(I cannot believe I've just spent twenty minutes taking those photos and making them into a photo cloud. I have work to do! Lots of work to do! I must legitimise this waste of time with some sort of pseudo-pedagogical application.)

Suede boot 360 by picturecloud.com

Thursday, February 23, 2006

Monday, February 20, 2006

A Week in the Basque Country

Just back from another trip to the Basque Country during our half-term break. We stayed in a big old farm house with lots an lots of friends. Apart from us and the florist and the landscape gardener and the neo-hoteliers and the dentist and the doctor and the teacher and the unionist and the school administrator, and the soon-to-be B&B landlady, the house was overun by a gaggle of excited children. During the day we hiked over hill and dale. Lunch was serrano ham and sheep's cheese. In the evening, magret was grilled in the massive hearth and much wine and hilarity flowed at a very long table.

For some reason most of my photographs seem to be of windows.

Friday, February 10, 2006

Talking the talk

I seem to remember seeing a TEFL-type job description somewhere — it may have been for lettori in Italy — that specified that all candidates must be fresh meat. Okay, that wasn't the actual expression that they used, it may have been something more like "linguistically and culturally fresh off the boat". Okay, it wasn't exactly that either, but you know what I mean, they didn't want anyone who'd been living abroad for any length of time and had gone more or less native. And I also seem to remember sucking air in through my teeth in exasperation. Poor people, did they really think that one could forget a language that quickly; become cut off from one's native culture that easily?
Well, no of course you can't, but you can very rapidly feel yourself slipping out of the loop of knowing what people at home are actually talking about (who is this Davina McCall?) and knowing what terms are actually acceptable. After all, when I first moved to France it was still perfectly all right to say someone was handicapped and coloured.
Even more importantly how can I tell which terms are cool.... or should that be hip? When my brother and I were teenagers, I remember my Mum asking us things like "So, is he going with her?" and we would dissolve in disdainful laughter. What a fool she was; didn't she know that you could only say "Is he going OUT with her"? For goodness sakes, wise up woman, we're in the late seventies, don't you know?
Well, I am that woman now. I'm middle-aged and I have the added disadvantage of living in a non-English -speaking country. I think I managed for a while to keep up but got stuck at the "I am so enjoying this..........not" stage which I no doubt picked up from a rerun of Friends.
There's only one consolation: my children probably won't know any better, just so long as I deprive them of any authentic English-language interaction with young native-speakers for the next ten years.

Monday, February 06, 2006


I seem to remember saying a while ago how great it would be if there was some way of centralising, collating and monitoring follow-up to the comments I had left littered across the blogosphere. coComment looks as if it might be that tool. It's an invitation-only beta at the moment but I ended up with two invites so if you'd like one, leave a comment.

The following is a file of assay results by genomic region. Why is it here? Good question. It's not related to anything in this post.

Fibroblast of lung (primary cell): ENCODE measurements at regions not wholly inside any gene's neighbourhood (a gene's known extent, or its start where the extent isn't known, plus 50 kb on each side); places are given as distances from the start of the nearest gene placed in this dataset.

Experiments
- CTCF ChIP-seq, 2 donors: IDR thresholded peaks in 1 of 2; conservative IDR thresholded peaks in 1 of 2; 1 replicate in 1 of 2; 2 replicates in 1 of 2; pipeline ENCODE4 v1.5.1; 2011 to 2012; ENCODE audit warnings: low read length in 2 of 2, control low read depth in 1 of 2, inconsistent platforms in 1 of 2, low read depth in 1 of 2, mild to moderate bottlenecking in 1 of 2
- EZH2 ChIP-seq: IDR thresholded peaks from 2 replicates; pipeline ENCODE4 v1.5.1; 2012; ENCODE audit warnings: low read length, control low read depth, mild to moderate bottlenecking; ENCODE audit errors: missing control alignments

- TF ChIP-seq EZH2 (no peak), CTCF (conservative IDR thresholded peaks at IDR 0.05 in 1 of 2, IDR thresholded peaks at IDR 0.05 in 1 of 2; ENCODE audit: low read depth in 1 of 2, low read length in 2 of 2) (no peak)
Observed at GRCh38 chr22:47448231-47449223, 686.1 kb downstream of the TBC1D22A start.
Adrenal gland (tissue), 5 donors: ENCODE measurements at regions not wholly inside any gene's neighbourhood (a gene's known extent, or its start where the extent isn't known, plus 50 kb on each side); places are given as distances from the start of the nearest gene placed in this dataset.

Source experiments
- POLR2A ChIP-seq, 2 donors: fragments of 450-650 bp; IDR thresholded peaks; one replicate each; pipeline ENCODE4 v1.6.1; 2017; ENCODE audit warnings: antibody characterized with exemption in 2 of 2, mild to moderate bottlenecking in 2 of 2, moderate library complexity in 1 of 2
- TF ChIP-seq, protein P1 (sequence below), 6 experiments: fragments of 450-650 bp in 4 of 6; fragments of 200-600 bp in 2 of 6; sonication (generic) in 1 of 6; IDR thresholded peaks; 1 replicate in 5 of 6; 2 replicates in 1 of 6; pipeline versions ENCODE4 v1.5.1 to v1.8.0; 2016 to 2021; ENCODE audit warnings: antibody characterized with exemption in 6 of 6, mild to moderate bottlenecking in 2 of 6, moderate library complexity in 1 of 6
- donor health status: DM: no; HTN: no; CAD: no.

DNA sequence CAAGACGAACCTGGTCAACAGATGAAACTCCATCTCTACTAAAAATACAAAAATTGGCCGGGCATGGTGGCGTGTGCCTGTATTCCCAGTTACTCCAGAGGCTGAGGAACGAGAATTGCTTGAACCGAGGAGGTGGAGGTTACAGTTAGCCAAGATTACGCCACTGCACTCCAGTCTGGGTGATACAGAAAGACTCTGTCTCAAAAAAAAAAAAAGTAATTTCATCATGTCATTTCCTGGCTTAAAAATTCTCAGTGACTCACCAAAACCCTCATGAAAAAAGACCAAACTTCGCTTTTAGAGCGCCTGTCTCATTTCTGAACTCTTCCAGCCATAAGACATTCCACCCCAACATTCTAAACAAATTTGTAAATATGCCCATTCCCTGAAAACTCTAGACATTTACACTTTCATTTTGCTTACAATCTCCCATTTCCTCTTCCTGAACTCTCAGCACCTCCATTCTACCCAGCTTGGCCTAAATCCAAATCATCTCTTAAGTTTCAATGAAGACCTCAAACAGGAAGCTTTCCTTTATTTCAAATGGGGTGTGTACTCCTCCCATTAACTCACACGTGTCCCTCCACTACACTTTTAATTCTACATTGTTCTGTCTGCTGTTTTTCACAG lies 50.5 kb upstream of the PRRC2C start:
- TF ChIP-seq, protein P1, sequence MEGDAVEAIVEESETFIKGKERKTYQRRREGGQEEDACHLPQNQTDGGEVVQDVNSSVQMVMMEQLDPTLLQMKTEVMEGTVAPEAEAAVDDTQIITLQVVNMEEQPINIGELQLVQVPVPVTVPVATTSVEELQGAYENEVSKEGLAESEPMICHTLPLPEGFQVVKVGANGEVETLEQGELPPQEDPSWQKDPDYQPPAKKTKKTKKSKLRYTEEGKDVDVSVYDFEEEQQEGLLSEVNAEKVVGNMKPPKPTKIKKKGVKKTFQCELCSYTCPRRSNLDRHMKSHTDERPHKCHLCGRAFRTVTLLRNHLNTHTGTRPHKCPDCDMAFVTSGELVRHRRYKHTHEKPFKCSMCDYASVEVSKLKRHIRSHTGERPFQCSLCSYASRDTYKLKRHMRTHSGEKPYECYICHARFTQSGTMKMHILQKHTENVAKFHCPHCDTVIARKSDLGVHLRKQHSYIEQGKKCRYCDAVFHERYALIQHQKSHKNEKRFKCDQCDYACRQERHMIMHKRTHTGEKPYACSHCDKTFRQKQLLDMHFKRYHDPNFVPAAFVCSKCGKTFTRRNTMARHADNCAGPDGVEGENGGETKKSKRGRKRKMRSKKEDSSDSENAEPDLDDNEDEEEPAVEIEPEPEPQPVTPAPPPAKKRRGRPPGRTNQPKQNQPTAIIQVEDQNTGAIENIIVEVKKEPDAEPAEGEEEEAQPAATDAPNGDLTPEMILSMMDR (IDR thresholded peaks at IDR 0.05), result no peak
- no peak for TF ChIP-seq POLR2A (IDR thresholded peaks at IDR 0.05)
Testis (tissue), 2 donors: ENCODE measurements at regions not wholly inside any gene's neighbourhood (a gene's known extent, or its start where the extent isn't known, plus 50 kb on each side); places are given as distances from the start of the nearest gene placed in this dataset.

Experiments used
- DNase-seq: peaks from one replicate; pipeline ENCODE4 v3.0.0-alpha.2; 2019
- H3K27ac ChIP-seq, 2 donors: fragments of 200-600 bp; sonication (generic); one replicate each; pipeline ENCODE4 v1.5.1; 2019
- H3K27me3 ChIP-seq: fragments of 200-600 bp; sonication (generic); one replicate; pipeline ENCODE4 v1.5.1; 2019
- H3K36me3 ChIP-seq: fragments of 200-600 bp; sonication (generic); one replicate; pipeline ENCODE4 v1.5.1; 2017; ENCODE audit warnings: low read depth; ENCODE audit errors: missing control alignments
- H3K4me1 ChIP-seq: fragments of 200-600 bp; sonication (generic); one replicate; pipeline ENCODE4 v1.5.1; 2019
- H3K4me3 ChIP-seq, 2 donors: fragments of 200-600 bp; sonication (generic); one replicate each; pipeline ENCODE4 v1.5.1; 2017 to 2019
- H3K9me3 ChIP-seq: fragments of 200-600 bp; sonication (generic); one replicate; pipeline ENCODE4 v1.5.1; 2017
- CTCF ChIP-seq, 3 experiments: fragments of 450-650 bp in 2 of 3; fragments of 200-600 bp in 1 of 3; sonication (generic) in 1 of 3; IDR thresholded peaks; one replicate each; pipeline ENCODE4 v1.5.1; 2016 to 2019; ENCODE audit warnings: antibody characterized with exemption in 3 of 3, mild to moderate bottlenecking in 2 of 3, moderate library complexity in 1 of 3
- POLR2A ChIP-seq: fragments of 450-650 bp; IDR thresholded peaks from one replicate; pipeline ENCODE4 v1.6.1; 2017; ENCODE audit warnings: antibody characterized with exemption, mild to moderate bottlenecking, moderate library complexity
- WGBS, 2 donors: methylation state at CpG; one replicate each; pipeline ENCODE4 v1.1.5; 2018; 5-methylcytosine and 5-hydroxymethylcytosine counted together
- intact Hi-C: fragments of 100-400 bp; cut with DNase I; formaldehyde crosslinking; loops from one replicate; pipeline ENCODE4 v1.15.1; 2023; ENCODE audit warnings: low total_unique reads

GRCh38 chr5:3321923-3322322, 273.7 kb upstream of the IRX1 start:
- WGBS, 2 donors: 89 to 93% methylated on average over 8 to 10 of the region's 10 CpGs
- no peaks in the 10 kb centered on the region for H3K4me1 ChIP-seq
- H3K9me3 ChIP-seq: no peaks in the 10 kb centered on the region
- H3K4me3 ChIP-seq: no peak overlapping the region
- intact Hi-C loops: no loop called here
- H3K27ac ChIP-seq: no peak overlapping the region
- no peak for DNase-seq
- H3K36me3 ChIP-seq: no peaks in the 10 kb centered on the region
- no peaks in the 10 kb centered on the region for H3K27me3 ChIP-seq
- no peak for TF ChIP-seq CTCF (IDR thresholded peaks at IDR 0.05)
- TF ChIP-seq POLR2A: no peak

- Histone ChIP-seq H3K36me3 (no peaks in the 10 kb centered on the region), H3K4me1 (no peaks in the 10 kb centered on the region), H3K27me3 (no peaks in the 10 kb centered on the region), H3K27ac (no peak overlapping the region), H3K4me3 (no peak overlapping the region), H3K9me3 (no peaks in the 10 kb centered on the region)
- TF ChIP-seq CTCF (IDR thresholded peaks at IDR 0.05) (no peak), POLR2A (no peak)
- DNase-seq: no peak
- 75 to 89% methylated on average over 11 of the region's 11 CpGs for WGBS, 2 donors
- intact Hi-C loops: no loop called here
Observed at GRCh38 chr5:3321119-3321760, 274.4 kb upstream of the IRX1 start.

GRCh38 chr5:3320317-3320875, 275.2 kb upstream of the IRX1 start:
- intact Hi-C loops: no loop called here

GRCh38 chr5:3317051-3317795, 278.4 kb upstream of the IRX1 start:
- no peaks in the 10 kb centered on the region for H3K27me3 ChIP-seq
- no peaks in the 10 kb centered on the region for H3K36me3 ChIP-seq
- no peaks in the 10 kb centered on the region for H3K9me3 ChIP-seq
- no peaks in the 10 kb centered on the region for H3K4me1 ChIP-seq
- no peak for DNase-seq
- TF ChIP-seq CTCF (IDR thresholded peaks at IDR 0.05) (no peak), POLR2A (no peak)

(via pointblog.com)

UPDATE: It's gone

Sunday, February 05, 2006

Other things that went well this weekend

Via Lifehacker found an application called Senuti that copied all the music on my iPod onto my PowerBook. Something I'd been trying to do for ages.

Bought a wifi stick on Ebay which should (fingers crossed, fingers crossed) mean that the family Imac gets internet again without us forking out for an airport card.

Discovered that an older cousin who likes to play at being the teacher can keep young children amused for almost an entire weekend.

Got 7/10 playing this word game.

Made Wendy's Linguine and Leeks. Delicious.

Sold the crappiest Michel Sardou CD in the history of French musak and made enough euros to buy a bottle of Tariquet. Fair exchange.

Here we go, here we go, here we go...

Scotland 20 - France
I have suffered through countless painful France-Scotland matches in the past nine years, ever the good loser. Needless to say, I was out this afternoon and missed our moment of glory. Allez L'Ecosse!

Thursday, February 02, 2006

The first hour

I’ve asked my class of student bloggers to post about a typical day in their lives and in a spirit of egalitarianism, I had intended to make my own contribution but it turned out to be excruciatingly boring. I’m going to inflict the first hour on you anyway.

The alarm invariably goes off at 7H10 and I invariably ignore it. I get up half an hour later and rush around making coffee and hot chocolate, showering, waking the children up, dragging them out of bed and into hastily selected clothes. I never know what to eat in the morning so I often leave the house with only a couple of cups of black coffee swilling around inside me. I stuff my PowerBook into my workbag.
We walk to nursery school. On a good day the children skip; on a bad day they demand to be carried, sometimes both of them at the same time. Today, Z told me he had had enough of working. I accompany them to their makeshift classrooms; the school is undergoing a prolonged facelift. Some of the other parents say “bonjour”, some don’t bother. I cheek kiss the few I know a bit better. The children slip into their daytime identities.
Then it’s off to the tram stop, unravelling my grubby i-Pod headphones as I go. I usually have time to listen to three or four tracks on the way in. Today, I only got one — an interminable Led Zep number. And this is where I get off.


Being confined indoors most of the day, just the four of us, is reminding me of the days when my children were wee and most of our weekends ...